As for the communists, their feud with Russia has clearly worsened. They have recently announced they will not attend next year’s Soviet Congress of Communist Parties, claiming that they are officially pro-Chinese.* Although Russia now finds the PCE unmanageable and unpredictable, the highly nationalistic and bourgeois Spanish Communist party seems very well suited to Spain. I do not believe its present “respectability” is merely a “line.” Indeed, I think the Spanish communists behave very much the way they genuinely are, which is why they are doing so well. Santiago de Carrillos’s purported remark that Spanish communists want their socialism with mini-skirts and perfume has truth in it. The mixture in the party of genuine working-class members, glamorous upper-class fellow travelers, bullfighters, intellectuals, and Falangist drop-outs suits it—and, being also stylish, suits all of the Spanish left, which has a phobia against dowdiness. The rival communist group, the Soviet-backed “Listers”—named after their leader Enrique Lister—are a dour Bolshevik lot and have not attracted any serious following in Spain.

Since the PCE is now out of favor in Russia (and since being “pro-Chinese” is quite meaningless in Spain, not to be taken seriously), at least some of the onus formerly attached to the party has been removed. The liberal Christian Democrats, who have always known that some connections with the communists were inevitable, now feel a little less tense about them, as do others in the opposition. At least nobody is pretending any longer that the Communist party “doesn’t exist”—all of which gives the opposition a less ambiguous shape than it had some years ago. By stressing the opposition, however, I by no means wish to imply that the left is ready to take over. That would be absurd. But the opposition has to be reckoned with as the new cabinet of Carlos Arias Navarro takes power.

Ironically, Franco’s policy of letting no group, including his own followers, have power has left a political vacuum at what should be the center of his regime. During the Sixties he dismantled the power of his own Falange. In its place the cabinet was dominated by the Opus Dei—a group of lay Catholic financial technocrats who rose to power primarily through their agile and sometimes suspect financial wheelings and dealings. Whether or not they were as sinister as most Spaniards thought them, they had no popular following nor did they seek one. When they became too powerful within the government, Franco dropped them. His policy has been to run the country exclusively by personal control, and with the help of the one man he trusted, Carrero Blanco.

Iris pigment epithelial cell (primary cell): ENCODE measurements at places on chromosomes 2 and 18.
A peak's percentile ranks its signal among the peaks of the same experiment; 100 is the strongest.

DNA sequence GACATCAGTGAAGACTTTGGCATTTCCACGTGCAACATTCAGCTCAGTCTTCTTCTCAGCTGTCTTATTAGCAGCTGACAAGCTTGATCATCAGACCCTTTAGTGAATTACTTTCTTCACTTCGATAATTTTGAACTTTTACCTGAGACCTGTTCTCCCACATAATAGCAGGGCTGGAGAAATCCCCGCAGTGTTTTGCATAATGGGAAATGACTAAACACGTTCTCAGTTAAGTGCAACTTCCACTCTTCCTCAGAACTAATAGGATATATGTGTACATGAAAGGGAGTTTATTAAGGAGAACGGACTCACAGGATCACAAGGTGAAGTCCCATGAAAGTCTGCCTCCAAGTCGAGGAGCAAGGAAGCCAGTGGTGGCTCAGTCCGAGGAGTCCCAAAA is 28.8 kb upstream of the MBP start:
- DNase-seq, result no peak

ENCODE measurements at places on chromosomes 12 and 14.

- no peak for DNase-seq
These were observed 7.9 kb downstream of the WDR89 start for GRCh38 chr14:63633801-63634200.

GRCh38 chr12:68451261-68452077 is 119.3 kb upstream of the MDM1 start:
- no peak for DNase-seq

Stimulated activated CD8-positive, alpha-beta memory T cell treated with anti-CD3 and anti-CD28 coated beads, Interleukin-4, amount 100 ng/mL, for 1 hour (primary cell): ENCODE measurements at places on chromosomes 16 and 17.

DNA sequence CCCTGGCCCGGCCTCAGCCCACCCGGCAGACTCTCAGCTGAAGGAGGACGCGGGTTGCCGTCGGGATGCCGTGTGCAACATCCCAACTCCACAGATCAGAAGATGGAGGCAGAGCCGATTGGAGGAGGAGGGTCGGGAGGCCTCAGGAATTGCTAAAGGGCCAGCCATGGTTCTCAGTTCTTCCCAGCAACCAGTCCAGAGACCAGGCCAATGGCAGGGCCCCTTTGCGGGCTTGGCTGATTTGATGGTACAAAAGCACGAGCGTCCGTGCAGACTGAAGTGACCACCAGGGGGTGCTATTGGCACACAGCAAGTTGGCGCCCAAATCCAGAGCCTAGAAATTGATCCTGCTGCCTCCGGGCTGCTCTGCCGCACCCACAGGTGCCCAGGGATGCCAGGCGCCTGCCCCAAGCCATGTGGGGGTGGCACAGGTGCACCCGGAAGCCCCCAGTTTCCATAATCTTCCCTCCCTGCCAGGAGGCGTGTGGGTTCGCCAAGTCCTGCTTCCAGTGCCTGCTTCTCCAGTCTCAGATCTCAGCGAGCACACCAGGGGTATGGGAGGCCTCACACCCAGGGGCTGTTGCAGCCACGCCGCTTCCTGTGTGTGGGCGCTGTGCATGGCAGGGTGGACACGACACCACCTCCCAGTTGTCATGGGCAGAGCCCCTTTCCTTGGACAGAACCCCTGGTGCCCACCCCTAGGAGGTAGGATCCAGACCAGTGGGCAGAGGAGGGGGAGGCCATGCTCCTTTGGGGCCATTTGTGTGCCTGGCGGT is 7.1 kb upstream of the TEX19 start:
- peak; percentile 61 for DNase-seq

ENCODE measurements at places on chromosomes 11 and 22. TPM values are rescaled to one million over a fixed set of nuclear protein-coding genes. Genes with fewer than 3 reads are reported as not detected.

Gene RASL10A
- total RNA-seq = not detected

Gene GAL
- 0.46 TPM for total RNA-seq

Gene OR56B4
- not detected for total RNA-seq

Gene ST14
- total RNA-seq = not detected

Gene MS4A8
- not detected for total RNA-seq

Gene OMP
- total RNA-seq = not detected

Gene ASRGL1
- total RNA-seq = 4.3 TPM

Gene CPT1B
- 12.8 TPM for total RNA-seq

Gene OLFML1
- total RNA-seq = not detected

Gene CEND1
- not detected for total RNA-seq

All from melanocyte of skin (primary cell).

Juan Carlos, the royal heir apparent who, according to the Spanish law of succession, will become a titular monarch after Franco’s death, has also been kept in the shadow. This mildly liberal, gloomy, and not very forceful young man has no political power. (Indeed, since the death of Carrero Blanco he has become embroiled more seriously than before in a dispute with the monarchists supporting his father Juan de Bourbon over which of them will become king.) Franco simply has been unable to “let go.” Thus, liberalization, with gradual transfers of power, which should have begun by the mid-Sixties, before the country reached a boiling point, has been stupidly postponed until after Franco’s death. Since the mid-Sixties Americans have sat at the Madrid bargaining tables and helped bring heavy American industry into Spain (at shockingly high rates of amortization for the US). Could they have driven a harder bargain and pushed liberalization at a time when the Opus Dei government officials, anxious to maintain their power, were willing to give practically anything to the Americans?